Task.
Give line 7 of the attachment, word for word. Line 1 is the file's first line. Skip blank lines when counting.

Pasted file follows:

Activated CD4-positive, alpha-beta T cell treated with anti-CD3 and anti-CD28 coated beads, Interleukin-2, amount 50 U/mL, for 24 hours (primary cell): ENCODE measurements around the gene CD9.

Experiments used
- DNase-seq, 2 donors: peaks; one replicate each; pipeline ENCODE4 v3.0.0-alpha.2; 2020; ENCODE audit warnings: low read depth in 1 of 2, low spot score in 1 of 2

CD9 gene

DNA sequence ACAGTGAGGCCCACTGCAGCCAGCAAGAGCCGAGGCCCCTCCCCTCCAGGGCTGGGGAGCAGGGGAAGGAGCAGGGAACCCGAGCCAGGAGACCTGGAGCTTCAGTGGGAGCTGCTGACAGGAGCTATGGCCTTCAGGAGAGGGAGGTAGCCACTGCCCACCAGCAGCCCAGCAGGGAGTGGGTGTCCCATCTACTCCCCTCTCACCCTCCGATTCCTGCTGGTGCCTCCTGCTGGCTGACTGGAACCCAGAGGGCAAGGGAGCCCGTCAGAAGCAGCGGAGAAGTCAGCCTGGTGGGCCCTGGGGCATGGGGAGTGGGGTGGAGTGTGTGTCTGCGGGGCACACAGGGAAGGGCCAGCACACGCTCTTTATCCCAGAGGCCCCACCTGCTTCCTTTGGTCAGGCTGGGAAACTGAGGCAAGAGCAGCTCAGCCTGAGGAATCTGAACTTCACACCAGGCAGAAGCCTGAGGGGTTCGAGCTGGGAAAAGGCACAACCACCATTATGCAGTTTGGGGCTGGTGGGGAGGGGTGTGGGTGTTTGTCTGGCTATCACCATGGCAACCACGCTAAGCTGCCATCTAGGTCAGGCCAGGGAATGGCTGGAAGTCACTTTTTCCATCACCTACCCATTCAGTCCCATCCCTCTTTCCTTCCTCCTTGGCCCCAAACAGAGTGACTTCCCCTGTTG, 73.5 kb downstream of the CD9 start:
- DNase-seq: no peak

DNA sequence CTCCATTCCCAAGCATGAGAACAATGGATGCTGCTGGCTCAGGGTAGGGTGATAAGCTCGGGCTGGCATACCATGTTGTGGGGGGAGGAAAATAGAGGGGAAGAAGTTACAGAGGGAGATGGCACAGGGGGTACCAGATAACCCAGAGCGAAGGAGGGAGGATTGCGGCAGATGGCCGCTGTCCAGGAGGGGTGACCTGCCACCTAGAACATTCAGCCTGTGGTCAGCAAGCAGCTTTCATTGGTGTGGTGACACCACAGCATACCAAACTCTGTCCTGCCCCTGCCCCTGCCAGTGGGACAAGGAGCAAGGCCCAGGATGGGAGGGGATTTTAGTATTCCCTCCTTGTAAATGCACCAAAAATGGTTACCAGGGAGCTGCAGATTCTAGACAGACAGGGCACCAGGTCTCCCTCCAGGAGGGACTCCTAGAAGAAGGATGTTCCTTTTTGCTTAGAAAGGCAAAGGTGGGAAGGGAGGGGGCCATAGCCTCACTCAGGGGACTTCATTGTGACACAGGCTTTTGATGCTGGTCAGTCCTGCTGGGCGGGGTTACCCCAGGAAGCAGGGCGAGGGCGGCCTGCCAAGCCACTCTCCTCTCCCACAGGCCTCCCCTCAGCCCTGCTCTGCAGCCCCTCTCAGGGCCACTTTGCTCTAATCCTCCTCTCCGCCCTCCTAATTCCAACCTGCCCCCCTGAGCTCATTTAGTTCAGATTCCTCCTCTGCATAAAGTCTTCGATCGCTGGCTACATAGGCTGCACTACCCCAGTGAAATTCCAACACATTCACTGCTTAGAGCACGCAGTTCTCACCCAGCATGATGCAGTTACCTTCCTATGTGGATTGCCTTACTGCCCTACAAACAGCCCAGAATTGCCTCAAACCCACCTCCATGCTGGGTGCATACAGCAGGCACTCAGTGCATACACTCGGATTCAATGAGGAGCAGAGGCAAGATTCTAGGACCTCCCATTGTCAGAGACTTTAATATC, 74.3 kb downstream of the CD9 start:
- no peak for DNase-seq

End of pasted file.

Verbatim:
DNA sequence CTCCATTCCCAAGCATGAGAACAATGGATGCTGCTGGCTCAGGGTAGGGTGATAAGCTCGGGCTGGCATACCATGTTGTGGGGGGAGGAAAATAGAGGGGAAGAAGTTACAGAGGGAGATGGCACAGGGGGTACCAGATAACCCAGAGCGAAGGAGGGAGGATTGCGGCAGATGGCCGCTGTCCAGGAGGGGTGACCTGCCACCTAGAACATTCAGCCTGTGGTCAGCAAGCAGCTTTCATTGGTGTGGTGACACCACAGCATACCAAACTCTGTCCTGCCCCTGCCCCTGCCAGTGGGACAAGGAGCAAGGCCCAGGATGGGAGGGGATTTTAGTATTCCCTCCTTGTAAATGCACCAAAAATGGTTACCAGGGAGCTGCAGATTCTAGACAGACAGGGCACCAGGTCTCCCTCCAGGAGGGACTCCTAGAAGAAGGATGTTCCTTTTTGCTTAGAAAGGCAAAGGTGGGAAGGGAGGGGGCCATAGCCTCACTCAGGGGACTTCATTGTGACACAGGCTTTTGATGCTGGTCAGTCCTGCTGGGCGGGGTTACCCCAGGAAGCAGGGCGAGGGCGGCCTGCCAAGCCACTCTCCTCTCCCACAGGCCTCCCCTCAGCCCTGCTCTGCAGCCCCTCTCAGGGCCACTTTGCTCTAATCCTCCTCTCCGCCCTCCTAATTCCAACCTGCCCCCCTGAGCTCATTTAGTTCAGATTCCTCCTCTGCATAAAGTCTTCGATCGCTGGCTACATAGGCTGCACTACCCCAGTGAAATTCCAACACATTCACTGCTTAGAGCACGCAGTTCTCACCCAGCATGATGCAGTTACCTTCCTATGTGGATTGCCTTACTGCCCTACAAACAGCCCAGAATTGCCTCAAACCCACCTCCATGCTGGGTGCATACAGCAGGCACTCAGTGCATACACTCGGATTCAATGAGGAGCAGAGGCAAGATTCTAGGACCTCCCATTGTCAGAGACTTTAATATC, 74.3 kb downstream of the CD9 start: